6 N’oj (26th January 2017)

6 N'ojN’oj, the nawal of the brain and thought is embellished by the number 6 which brings a higher essence into the physical ideas. Today, inspiration may come from more than just what you see around you.

As the trecena of E’ unfolds, today we are entering the balanced period, the sixth, seventh and eighth days which are considered to be some of the easier days to negotiate. The energies of these days are generally conducive in combination with the nawales they are paired with. The E’ trecena can be a time not just of a new direction or new path, but also of new discoveries. The day 6 N’oj would suggest a little help comes from the other realms to help to piece together the new ideas and information you may be discovering in this journey. The path is not always straight and even, sometimes there are blockages and obstructions to overcome. The energy of the day 6 N’oj can bring divinely inspired ideas of how to move through obstacles in the path, ideas which are practical and relevant in the physical world, yet simultaneously fulfil a greater purpose.

In February 2016 we started the Mayan solar year on the day 4 N’oj, a day (and year) for bringing plans and ideas into the physical world. It has been 240 days since the start of the year 4 N’oj, we are entering the eighteenth, and final full, 20 day period of the solar year, or Macewal Q’ij, on the day 6 N’oj. Today is the first day of Uchum translated as the season of second sowingIn some fields, the new maize is already growing, and here is the time that the fields which have been burnt during Qib Ixik are sown. The seeds which are planted receive the final blessings of the old Mam 4 N’oj, his last breath before his final appearance as 13 N’oj, the herald of the Wayeb, the five directionless days at the end of the solar year.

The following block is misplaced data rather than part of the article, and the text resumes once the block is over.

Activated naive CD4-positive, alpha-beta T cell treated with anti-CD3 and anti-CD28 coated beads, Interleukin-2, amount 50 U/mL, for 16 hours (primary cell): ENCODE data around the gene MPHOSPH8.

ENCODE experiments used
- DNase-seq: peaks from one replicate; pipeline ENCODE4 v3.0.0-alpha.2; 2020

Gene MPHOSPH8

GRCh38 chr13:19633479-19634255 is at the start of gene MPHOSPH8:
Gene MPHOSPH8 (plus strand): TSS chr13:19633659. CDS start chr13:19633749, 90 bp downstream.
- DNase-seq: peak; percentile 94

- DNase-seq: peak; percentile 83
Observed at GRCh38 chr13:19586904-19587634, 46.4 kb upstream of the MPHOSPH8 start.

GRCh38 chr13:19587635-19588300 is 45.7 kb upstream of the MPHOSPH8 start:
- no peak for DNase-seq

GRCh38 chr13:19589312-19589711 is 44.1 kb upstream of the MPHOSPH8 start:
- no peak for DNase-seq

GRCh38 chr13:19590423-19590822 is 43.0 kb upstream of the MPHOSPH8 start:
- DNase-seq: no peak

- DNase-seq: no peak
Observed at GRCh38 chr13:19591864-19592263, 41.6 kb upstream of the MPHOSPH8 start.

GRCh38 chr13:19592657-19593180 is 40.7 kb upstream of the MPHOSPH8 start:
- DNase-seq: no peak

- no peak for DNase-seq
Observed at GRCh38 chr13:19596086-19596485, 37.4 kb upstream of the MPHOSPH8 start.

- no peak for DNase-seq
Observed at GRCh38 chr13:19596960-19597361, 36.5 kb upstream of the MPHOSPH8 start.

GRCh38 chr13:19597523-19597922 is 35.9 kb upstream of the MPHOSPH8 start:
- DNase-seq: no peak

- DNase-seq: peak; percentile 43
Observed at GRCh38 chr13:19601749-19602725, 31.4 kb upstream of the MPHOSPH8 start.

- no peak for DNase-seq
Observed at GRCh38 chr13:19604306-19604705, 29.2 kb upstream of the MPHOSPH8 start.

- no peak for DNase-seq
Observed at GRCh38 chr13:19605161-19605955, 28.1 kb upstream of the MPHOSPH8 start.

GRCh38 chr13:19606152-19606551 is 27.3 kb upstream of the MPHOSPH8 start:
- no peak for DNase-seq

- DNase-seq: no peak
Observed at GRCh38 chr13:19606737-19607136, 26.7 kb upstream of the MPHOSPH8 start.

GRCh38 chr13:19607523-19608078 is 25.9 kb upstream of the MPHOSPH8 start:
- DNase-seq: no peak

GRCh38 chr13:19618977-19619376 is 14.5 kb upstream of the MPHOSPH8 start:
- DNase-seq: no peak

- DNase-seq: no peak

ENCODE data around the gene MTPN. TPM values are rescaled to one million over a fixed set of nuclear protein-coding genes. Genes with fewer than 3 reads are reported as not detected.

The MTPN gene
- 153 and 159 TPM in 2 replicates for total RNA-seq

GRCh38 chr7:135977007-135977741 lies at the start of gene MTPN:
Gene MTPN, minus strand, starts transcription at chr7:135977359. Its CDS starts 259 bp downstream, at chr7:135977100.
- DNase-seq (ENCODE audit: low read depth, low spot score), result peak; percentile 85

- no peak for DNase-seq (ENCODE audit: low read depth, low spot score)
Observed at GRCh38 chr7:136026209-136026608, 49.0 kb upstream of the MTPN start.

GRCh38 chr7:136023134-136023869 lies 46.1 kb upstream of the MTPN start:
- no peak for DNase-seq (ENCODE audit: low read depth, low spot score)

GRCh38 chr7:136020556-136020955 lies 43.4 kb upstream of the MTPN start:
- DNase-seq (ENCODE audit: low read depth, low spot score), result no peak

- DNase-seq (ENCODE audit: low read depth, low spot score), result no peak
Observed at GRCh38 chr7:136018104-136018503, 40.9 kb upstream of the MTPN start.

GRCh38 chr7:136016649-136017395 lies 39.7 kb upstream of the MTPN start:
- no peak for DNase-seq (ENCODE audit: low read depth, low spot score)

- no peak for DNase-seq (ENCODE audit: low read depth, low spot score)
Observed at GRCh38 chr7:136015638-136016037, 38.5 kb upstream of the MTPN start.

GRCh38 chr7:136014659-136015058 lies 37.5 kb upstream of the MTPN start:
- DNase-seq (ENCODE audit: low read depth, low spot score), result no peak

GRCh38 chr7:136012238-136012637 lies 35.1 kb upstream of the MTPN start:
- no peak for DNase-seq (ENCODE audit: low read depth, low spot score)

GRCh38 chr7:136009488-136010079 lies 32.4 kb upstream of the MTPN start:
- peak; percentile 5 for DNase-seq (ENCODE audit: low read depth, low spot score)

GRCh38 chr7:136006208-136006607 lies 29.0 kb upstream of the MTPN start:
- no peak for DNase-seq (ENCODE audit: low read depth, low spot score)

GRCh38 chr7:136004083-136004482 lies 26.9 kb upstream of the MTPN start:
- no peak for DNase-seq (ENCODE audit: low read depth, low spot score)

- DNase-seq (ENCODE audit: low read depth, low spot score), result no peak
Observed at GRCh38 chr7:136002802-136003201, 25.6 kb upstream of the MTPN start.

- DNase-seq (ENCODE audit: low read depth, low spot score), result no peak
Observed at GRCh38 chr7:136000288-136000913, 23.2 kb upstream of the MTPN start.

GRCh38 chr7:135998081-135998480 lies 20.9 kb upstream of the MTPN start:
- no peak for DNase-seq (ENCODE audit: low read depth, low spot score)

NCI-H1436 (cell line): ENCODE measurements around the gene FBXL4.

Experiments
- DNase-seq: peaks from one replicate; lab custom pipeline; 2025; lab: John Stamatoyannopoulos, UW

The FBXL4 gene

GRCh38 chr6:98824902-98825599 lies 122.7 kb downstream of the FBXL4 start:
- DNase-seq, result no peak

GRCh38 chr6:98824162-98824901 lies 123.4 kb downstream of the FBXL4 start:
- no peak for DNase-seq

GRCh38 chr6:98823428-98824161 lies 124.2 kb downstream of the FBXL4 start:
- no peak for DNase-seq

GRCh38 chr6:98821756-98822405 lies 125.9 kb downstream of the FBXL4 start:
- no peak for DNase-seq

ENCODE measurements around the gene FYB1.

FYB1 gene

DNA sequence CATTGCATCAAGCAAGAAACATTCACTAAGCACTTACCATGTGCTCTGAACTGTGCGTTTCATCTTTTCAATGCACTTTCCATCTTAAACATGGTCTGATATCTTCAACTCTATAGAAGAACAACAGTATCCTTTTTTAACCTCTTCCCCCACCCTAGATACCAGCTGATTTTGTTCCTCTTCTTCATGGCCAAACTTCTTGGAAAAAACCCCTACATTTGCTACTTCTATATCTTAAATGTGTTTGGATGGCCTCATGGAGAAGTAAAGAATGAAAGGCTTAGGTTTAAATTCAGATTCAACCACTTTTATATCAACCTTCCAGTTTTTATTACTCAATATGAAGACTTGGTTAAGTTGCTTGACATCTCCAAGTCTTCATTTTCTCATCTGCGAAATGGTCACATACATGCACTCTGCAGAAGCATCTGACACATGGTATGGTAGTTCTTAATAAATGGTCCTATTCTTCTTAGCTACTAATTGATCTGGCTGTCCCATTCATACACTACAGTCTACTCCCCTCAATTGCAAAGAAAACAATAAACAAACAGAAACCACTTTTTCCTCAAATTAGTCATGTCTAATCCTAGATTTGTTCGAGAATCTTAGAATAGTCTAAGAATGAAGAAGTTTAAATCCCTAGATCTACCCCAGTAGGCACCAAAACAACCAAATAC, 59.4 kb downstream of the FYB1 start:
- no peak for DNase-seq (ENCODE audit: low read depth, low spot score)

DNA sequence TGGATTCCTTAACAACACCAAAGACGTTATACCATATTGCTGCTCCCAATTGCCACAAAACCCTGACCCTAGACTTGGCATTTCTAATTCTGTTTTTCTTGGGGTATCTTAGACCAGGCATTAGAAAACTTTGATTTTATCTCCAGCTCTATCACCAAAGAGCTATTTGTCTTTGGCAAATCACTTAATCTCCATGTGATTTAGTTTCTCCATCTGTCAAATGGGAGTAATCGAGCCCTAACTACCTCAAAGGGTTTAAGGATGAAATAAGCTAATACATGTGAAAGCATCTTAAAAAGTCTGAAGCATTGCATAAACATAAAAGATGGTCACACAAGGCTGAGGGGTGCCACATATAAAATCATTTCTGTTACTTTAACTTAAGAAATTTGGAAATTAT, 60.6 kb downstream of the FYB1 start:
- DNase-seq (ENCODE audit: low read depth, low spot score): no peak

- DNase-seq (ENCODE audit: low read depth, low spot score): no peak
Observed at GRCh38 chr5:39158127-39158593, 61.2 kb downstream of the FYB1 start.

A depiction of the Earth Lord, the patron of the day Caban (N’oj). He makes a sacrifice of his own blood so that the maize, sustenance of the people, will sprout. Representative of fertility and abundance through the cycle of life, death and resurrection. From the Dresden Codex.

The nawal N’oj is the nawal of thought, of intelligence and intellect. Within the count of days, there are two geniuses. B’atz is the creative genius, N’oj the intellectual one. N’oj is an energy of masculine, logical thought. N’oj is the problem solver, it gives ideas and solutions which work in the real world. N’oj gives a different way to understand situations, and through this ability comes innovation. It is thought, but also understanding and, indeed, knowing. As such, N’oj is also a day associated with divination.

This energy is not necessarily social, it can lead to becoming absorbed into one’s work, lost in one’s thoughts. The influence of N’oj can create ideas which may be very much ahead of their time. Do not be surprised if ideas you have on this day take a little time to catch on, the people you express the ideas to may need a little time to process, to see the genius within the idea.

N’oj is also one of the classic year bearers, or year lords. As a year bearer it is thought to be one of the more beneficial and benign energies. This year, which runs from February 21st 2016 to February 19th 2017,  is the year 4 N’oj.

The number six is said to be the number of ultimate stability. It is the first of the three middle numbers of the cycle, the balance point neither too strong nor too weak. It is a day frequently used for ceremony thanks to its conducive energy. It represents the four directions with the Heart of the Sky and the Heart of the Earth. It also represents family, relating to the six qualities that nourish and hold families together – health, understanding, property, employment, friendship and actions.

The cross at the top of the central hill, Paclom, in Momostenango. Paclom is known as "the six place" and the two armed cross represents the four directions combining with the Heart of the Earth and the Heart of the Sky. This picture was taken on Wajxakib B'atz, February 2010.
The cross at the top of the central hill, Paclom, in Momostenango. Paclom is known as “the six place” and the two armed cross represents the four directions combining with the Heart of the Earth and the Heart of the Sky. This picture was taken on Wajxakib B’atz, February 2010.

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